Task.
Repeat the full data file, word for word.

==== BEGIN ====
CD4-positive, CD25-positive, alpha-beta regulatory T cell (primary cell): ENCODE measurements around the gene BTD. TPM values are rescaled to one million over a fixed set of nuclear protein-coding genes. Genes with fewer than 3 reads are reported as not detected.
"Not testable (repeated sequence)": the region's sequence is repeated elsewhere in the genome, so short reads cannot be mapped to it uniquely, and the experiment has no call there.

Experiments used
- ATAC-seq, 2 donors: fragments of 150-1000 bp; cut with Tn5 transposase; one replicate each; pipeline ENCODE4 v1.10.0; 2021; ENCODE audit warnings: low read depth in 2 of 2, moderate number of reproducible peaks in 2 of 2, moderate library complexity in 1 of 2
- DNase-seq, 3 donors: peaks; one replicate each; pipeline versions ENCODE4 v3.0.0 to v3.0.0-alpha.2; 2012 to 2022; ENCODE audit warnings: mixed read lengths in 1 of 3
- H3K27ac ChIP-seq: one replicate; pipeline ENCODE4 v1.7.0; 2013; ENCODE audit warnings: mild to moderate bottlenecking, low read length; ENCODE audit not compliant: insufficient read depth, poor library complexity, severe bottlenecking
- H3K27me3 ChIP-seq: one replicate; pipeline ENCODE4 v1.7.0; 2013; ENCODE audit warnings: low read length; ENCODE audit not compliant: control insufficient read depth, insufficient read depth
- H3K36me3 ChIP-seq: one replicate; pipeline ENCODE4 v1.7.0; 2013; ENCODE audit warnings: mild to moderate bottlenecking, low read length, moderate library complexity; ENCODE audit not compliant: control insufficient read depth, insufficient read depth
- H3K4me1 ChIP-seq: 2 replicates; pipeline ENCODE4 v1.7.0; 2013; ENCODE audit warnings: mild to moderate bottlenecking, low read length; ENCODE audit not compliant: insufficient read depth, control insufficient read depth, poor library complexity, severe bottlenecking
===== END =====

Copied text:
CD4-positive, CD25-positive, alpha-beta regulatory T cell (primary cell): ENCODE measurements around the gene BTD. TPM values are rescaled to one million over a fixed set of nuclear protein-coding genes. Genes with fewer than 3 reads are reported as not detected.
"Not testable (repeated sequence)": the region's sequence is repeated elsewhere in the genome, so short reads cannot be mapped to it uniquely, and the experiment has no call there.

Experiments used
- ATAC-seq, 2 donors: fragments of 150-1000 bp; cut with Tn5 transposase; one replicate each; pipeline ENCODE4 v1.10.0; 2021; ENCODE audit warnings: low read depth in 2 of 2, moderate number of reproducible peaks in 2 of 2, moderate library complexity in 1 of 2
- DNase-seq, 3 donors: peaks; one replicate each; pipeline versions ENCODE4 v3.0.0 to v3.0.0-alpha.2; 2012 to 2022; ENCODE audit warnings: mixed read lengths in 1 of 3
- H3K27ac ChIP-seq: one replicate; pipeline ENCODE4 v1.7.0; 2013; ENCODE audit warnings: mild to moderate bottlenecking, low read length; ENCODE audit not compliant: insufficient read depth, poor library complexity, severe bottlenecking
- H3K27me3 ChIP-seq: one replicate; pipeline ENCODE4 v1.7.0; 2013; ENCODE audit warnings: low read length; ENCODE audit not compliant: control insufficient read depth, insufficient read depth
- H3K36me3 ChIP-seq: one replicate; pipeline ENCODE4 v1.7.0; 2013; ENCODE audit warnings: mild to moderate bottlenecking, low read length, moderate library complexity; ENCODE audit not compliant: control insufficient read depth, insufficient read depth
- H3K4me1 ChIP-seq: 2 replicates; pipeline ENCODE4 v1.7.0; 2013; ENCODE audit warnings: mild to moderate bottlenecking, low read length; ENCODE audit not compliant: insufficient read depth, control insufficient read depth, poor library complexity, severe bottlenecking